Message From The Author

Author's Message

Be honest. Do you think its so terrible
a thing for a middle-aged woman to fall desperately in love with a little boy?

Eeeeww! Sounds icky, doesn't it?
But Im not talking about real life here. Im talking about authors and the special relationships they sometimes have with the characters they create.

In my case, the character is Rhys ap Owain, 12th-century Welsh hunk and all around bad boy. But as I first conceived him, he was only six years old, though already a bad little fellow. Little did I know as I started the first book of my Rosecliffe trilogy, The Bride of Rosecliffe, that he would become my very favorite male character of all time.

Given that Ive written a dozen or so romances now, thats saying a lot. But my favorite he is, growing from a dirty, unloved little urchin in that first book, to an arrogant, adolescent rebel in the next, The Knight of Rosecliffe, and now, into a cold-hearted, single-minded renegade Welsh knight in my latest, THE MISTRESS OF ROSECLIFFE.

Did I say cold-hearted? Well, he tries to be. But once he clashes with his direst enemys daughter, the temperamental Isolde FitzHugh, he is hard-pressed to maintain any temperature lower than a boiling point.

I have to confess, I have been waiting to write Rhys story since he was a little boy trying desperately to deserve his fathers loveor anybodys love for that matter. He might say I was pretty mean to him in Book Two, denying him the love of Rhonwen and letting her fall for Jasper FitzHugh, one of King Henrys hated knights. Nor did I let him succeed in his plan to take over the English castle built in his Welsh countryside. Indeed, I banished him from Wales entirely.

But hes back in THE MISTRESS OF ROSECLIFFE, and I think hed say that Ive redeemed myself completely with the love he finds with Isolde. But I make him work for it!

So now Ive had to relinquish Rhys to Isoldebut Ive discovered just the cure for missing him. Hes Neville Hawke, an ex-soldier, tortured by his past and living with no hope for the future. Youll have to wait for Nevilles story, but meanwhile, I hope you enjoy Rhys travails with Isolde, THE MISTRESS OF ROSECLIFFE, just as much as I did.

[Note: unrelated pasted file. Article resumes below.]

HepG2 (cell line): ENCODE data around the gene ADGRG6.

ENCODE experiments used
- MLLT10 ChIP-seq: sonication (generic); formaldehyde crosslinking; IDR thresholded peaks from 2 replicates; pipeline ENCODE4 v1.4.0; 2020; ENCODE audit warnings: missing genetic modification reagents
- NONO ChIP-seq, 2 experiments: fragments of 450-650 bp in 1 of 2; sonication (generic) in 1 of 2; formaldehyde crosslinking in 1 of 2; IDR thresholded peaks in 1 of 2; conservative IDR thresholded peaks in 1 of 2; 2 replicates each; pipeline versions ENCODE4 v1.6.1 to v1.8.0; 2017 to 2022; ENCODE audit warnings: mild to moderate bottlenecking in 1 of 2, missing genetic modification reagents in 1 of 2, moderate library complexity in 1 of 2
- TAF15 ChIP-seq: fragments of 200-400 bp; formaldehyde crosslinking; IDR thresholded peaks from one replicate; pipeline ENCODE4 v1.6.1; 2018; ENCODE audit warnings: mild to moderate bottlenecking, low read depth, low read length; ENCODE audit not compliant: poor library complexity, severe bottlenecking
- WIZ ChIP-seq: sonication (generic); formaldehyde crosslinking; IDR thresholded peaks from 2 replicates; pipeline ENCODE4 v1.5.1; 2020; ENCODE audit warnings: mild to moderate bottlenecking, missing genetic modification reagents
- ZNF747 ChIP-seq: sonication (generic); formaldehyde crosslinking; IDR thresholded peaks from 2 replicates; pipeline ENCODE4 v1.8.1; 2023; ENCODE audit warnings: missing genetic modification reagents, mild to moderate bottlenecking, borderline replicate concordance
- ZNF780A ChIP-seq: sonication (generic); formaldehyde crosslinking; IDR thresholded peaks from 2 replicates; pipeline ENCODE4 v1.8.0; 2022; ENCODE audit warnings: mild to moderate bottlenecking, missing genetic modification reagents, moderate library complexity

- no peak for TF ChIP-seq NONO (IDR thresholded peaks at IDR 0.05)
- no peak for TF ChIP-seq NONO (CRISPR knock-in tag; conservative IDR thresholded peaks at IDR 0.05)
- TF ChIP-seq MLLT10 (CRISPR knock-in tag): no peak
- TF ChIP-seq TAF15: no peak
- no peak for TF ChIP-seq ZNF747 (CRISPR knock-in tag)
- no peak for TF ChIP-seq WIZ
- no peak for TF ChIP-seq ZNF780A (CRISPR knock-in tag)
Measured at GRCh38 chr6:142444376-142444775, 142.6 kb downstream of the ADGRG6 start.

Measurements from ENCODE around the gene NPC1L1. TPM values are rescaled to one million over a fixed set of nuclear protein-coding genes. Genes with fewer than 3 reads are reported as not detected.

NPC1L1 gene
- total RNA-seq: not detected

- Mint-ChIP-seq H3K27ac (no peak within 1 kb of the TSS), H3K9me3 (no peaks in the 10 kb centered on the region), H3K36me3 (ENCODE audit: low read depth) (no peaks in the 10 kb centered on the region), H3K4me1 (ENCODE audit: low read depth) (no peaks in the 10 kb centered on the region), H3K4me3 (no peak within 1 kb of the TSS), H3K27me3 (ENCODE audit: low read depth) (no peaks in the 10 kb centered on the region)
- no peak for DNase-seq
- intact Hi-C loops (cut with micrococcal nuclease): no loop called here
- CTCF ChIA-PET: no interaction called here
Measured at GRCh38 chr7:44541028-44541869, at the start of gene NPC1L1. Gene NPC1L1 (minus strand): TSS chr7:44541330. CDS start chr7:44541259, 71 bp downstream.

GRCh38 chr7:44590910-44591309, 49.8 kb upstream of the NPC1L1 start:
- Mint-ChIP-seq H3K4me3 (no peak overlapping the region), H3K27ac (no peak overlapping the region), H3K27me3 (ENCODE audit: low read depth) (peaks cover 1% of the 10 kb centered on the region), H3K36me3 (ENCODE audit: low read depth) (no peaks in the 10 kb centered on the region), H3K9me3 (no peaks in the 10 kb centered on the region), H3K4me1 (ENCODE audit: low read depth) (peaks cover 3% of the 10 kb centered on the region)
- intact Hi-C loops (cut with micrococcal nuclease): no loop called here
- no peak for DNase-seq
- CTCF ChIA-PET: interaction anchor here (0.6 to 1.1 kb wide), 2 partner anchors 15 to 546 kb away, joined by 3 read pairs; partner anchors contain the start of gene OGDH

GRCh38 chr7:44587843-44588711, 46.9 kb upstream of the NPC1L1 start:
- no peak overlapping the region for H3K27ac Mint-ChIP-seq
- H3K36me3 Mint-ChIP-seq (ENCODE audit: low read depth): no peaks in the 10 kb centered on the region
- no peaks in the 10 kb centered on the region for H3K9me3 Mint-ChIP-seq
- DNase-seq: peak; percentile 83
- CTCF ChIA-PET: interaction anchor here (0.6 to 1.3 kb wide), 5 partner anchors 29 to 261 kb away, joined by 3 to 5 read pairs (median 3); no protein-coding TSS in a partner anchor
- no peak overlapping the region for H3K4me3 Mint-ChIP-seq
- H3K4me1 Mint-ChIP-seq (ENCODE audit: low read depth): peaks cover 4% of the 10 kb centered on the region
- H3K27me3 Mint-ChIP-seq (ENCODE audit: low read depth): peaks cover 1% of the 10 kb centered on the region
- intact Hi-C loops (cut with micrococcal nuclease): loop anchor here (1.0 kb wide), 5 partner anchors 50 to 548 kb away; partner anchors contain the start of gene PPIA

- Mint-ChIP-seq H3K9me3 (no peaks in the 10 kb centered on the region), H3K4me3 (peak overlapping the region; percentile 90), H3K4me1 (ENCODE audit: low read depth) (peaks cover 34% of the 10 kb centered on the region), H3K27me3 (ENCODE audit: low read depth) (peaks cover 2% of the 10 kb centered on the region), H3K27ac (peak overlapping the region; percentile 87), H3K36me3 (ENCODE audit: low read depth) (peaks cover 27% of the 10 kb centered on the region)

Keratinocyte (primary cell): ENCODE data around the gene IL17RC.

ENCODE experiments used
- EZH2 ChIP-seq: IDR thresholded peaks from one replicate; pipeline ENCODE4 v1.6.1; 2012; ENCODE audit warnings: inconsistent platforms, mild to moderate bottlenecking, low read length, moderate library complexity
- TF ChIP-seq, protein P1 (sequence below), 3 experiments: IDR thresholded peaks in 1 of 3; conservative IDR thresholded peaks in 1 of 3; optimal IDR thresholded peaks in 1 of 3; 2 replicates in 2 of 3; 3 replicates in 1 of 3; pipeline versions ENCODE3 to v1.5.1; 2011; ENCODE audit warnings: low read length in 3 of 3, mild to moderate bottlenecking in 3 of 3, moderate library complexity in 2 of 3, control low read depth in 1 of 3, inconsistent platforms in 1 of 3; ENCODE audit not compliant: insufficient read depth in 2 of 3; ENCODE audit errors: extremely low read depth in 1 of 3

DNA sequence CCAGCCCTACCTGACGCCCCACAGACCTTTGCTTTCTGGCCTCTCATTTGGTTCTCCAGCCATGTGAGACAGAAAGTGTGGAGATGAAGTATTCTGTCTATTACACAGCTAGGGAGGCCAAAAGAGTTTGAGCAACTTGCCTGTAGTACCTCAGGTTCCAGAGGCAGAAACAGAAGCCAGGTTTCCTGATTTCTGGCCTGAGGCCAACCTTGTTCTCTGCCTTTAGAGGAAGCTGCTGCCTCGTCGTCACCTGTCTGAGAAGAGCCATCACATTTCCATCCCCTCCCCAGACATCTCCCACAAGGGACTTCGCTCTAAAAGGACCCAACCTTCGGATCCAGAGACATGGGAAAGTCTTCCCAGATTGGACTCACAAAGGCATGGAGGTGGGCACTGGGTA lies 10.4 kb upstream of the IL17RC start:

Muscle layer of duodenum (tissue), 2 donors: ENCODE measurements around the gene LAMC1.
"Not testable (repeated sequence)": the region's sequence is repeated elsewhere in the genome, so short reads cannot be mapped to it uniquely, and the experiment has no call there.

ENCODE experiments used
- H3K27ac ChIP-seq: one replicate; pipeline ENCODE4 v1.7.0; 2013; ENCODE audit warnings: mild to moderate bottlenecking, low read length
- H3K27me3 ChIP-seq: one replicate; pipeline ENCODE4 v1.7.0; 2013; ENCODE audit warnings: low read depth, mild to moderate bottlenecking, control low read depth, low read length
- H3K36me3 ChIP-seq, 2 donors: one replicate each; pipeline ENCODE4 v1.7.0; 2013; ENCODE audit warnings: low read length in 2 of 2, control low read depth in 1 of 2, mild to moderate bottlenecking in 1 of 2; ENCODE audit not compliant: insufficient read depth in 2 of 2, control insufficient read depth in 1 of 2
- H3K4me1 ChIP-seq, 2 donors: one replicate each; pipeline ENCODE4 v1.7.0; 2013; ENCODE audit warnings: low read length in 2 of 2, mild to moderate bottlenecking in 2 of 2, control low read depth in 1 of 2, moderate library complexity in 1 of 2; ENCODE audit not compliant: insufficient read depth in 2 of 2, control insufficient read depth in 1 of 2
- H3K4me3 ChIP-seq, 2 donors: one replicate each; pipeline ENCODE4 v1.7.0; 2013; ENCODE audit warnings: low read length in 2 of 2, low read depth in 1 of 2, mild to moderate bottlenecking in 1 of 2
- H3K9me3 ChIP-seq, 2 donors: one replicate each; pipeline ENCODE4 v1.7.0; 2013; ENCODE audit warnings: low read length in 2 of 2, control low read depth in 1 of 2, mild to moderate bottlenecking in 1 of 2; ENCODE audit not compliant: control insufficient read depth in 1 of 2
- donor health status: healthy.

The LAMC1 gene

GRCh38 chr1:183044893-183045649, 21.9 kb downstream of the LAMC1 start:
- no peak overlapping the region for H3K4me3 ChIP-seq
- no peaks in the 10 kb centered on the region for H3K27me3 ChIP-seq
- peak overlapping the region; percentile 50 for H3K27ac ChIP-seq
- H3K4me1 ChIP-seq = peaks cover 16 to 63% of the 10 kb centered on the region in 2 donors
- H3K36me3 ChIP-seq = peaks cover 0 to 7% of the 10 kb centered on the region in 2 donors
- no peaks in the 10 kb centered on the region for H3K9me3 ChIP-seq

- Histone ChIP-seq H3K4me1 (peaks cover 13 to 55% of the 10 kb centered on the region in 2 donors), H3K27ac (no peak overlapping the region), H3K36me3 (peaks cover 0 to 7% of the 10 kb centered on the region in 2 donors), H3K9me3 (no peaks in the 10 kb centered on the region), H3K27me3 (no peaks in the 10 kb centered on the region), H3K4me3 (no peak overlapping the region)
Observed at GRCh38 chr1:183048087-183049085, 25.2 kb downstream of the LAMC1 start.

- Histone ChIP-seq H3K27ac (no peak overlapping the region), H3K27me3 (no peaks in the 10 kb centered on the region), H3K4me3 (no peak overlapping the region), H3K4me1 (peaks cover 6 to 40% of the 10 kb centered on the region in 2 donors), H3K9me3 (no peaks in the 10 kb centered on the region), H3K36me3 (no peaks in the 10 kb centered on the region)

Rexanne has just completed Nevilles story, THE MATCHMAKER, and is currently pondering its sequel, THE TROUBLEMAKER. You can write to her c/o St. Martins Press, 175 Fifth Ave., New York, NY 10010.



Excerpt from THE MISTRESS OF ROSECLIFFE

Isolde twisted her head to see the door and shuddered when it opened. It was him, the man whod deceived her, then made her his captive.

But as light filled the chamber, it was a far different looking man who turned to face her. Hed abandoned his rough tunic for a warriors leather hauberk, and his worn brogans for tall boots. A sword swung at his side, heavy and ominous, and a thin dagger dangled at his hip.

He was no longer the minstrel shed once admired, but rather a man of war. How had she not seen it before? Those thickly muscled arms came from wielding a sword, not a lute. Those wide shoulders were developed through years of battle practice, not through strumming and singing.

Then he raised the candle higher to reveal his face, and she gasped. Gone was the long hair and woolly beard. In their stead appeared a face she would have recognized. He was ten years olderand ten years harderbut he was the same Rhys ap Owain whod kidnapped her so long ago. He was her familys direst enemy. That his face was so comely and his form so manly only drove home the depths of her terrible mistake.

He might have the face of an angel, yet still he was the devils spawn.

Isoldes chest hurt, her heart pounded so violently. She should have been more wary. She should not have been so smug. She should have done as her father wanted and agreed to marry Mortimer Halyard. Now, because
of her vanity and stupidity, shed opened wide the door to her familys ruin.

As if Rhys guessed her thoughts, he grinned down at her, the awful, beautiful grin of a predator who toys with his victim, knowing full well she has no escape. He moved towards her, then set the candle down.

Tis a great day at Rosecliffe Castle, Isolde. The Welsh have regained what was stolen from them.

She closed her eyes against the wolfish triumph in his face, then jerked them open when he moved nearer still. I am victorious, he continued in a huskier tone. And you know what is said of the victor. To him, go all the spoils.


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